Waters this week fired off the mass spec industry's first technological salvo of 2009 by launching a new quadrupole time-of-flight mass spectrometer that it says offers a three-fold improvement over competing instruments in terms of sensitivity.
The Xevo QTof is the second instrument offered by Waters under the Xevo line following the introduction of the Xevo TQ tandem quadrupole during the spring at the American Society for Mass Spectrometry annual conference. That instrument was designed specifically to quantify compounds in a sample while the Xevo QTof is typically for identifying the compounds, David Little, Waters' senior product manager for tandem quadrupole MS, said during a teleconference with reporters accompanying the launch of the platform.
The new instrument sells for about $300,000 to $400,000 depending on the setup, and company officials said, will allow proteomics researchers to detect and quantify low-abundance proteins that could not be deciphered before. Along with the improved sensitivity — Waters calls the instrument the "most sensitive Q-TOF system ever" — company officials said that the simplicity of operation distinguishes the platform from other Q-TOFs on the market.
"The Xevo QTof … challenges the notion that exact mass MS/MS has to be complex to deliver meaningful results," Brian Smith, vice president of mass spectrometry operations at Waters, said in a statement.
The Xevo QTof, which is currently shipping, replaces Waters' QTof micro instrument, introduced in 2003, as the firm's next-generation, benchtop, workhorse Q-TOF instrument. The new platform, according to Gordon Kearney, Waters' product manager for TOF-MS, is a "completely different beast" that was engineered to be as easy for the researcher to use as could be possible and to fit in with how researchers use such an instrument.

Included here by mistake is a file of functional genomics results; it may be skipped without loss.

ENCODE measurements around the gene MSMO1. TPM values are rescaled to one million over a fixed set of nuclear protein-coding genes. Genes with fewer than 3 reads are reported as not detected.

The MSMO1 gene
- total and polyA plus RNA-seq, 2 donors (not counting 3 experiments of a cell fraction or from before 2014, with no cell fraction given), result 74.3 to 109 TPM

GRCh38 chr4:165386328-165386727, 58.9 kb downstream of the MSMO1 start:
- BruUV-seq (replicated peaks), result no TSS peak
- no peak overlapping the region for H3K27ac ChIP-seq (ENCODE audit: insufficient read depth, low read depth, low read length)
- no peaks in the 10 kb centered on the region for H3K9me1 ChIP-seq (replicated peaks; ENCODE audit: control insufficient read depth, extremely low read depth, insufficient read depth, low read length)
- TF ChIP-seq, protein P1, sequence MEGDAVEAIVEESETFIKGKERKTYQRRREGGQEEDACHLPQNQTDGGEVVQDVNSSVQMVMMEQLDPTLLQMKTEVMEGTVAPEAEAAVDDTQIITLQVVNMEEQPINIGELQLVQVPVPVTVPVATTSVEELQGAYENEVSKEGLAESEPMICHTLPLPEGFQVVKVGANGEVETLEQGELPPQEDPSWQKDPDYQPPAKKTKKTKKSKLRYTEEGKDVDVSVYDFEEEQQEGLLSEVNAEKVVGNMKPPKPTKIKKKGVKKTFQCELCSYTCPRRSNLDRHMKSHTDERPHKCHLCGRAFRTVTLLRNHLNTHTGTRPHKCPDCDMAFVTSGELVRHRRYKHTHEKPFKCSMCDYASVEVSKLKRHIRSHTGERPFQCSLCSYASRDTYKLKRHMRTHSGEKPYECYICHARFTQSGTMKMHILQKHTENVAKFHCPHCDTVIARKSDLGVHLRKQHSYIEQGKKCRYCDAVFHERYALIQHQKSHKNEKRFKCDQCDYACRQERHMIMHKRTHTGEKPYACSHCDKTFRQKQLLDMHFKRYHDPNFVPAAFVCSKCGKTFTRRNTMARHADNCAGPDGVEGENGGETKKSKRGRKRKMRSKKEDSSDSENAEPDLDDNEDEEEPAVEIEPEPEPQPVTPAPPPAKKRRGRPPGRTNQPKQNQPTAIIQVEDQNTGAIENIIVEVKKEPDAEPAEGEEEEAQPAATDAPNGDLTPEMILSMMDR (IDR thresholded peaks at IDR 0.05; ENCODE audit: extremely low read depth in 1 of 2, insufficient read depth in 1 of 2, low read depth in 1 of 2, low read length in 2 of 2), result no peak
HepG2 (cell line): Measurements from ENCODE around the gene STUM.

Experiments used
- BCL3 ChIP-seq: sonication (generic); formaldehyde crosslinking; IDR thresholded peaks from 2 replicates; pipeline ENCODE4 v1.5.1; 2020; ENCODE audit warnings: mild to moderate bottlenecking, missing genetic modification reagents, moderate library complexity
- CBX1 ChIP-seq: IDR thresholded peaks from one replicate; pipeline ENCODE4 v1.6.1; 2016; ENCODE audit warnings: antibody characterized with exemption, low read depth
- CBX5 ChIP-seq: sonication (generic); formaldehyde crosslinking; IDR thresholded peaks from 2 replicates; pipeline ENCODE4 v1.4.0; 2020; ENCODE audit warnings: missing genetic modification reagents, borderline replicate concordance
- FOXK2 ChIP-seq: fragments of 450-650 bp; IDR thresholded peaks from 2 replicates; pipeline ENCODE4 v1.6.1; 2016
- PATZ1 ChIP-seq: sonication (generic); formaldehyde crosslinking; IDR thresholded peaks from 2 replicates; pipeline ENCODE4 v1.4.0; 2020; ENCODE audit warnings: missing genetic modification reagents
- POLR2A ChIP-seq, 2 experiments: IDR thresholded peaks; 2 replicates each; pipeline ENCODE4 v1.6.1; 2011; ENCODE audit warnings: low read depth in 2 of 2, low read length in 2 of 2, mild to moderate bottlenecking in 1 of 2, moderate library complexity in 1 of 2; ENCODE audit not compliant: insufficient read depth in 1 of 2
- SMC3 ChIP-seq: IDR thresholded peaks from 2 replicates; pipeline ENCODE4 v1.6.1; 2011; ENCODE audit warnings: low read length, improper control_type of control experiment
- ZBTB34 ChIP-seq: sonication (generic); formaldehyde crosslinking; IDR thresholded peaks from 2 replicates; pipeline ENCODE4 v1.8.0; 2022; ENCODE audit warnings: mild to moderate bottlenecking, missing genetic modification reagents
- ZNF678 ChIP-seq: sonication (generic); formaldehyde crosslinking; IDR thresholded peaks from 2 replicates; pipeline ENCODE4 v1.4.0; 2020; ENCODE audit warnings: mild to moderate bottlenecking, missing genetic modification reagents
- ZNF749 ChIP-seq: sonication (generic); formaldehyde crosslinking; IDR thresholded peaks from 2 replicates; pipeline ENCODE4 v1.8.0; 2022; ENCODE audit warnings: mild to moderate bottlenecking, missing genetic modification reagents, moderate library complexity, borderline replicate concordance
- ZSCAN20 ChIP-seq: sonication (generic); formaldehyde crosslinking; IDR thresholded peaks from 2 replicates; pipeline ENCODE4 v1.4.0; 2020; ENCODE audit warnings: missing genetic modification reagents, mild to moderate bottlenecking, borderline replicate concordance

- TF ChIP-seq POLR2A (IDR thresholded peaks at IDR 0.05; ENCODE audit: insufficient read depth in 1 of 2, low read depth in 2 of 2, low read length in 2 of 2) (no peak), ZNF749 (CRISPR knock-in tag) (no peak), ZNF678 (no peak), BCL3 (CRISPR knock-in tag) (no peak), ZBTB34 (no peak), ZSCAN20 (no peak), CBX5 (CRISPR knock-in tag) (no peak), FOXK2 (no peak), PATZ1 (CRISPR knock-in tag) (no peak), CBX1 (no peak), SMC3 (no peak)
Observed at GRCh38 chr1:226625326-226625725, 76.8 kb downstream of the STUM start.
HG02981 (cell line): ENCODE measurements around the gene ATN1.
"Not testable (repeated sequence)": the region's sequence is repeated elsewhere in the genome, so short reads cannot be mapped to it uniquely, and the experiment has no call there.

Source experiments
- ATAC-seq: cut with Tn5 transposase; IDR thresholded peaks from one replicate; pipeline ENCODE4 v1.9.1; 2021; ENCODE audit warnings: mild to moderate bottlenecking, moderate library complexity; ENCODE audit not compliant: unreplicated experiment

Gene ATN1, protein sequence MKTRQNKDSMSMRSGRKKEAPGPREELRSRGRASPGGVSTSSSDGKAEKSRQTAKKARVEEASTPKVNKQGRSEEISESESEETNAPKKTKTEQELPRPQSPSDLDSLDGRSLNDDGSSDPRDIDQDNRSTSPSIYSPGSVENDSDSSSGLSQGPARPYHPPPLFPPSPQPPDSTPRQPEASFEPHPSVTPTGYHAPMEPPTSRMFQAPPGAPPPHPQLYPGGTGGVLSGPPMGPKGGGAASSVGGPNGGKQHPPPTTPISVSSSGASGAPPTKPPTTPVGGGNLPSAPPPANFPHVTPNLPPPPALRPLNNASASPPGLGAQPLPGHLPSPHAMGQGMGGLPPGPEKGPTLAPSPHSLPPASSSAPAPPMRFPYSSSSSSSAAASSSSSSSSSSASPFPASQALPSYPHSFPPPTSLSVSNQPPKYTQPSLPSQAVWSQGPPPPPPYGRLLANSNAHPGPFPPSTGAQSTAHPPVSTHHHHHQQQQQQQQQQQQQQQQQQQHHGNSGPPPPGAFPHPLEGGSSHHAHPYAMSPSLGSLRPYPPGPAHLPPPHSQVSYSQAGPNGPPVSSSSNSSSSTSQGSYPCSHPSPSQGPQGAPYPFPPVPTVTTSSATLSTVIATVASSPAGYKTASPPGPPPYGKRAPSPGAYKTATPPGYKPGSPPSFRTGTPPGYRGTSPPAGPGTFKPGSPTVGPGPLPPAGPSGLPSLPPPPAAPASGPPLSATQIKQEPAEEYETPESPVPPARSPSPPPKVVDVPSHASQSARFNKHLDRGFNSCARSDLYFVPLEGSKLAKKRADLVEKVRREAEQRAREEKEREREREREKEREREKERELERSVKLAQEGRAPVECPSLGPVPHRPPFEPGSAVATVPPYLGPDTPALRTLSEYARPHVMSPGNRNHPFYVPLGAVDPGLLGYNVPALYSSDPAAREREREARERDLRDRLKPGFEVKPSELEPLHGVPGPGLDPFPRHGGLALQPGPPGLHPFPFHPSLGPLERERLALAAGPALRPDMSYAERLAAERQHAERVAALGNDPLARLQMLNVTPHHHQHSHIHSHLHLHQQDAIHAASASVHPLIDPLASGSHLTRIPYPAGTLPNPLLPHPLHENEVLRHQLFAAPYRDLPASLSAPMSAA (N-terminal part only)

The system seeks to simplify the analytical workflow by automating steps along the workflow. The LC/MS system check, the first step in a typical workday for many researchers, for example, is now completely automated. Waters' IntelliStart technology performs mass calibration, system checks, and monitors system performance.
"The result is that high-performance exact mass UPLC-MS data is consistently available with minimum variation over time or with instrument operator," Kearney said.
The platform's ion source also incorporates new engineering: the connection for source gases and high voltages are integrated and require no manual intervention; the plug-and-play ionization probes are automatically recognized by the software; the gas flows, high voltages, and heaters are interlocked for safety; and changing between ionization options and performing routine ionization source maintenance are now tool-free operations.
In terms of performance, Kearney said that one leading competing Q-TOF system, which he did not name, regularly registered a 30:1 signal-to-noise ratio. The Xevo QTof, in comparison, consistently delivered a 100:1 ratio.
Alan Millar, senior product manager for TOF-MS, attributed the improved sensitivity to the instrument's new TOF design and its new source design, which has flow rates that are especially compatible with the company's Acquity UPLC system.
"That certainly enables some of that sensitivity improvement," he said.
For protein biomarker researchers, the new sensitivity translates to a greater ability to wade through the sea of high-abundance proteins that often cloud the data to arrive at those proteins in lower concentration that may be of greater interest, said James Langridge, proteomics business manager at Waters.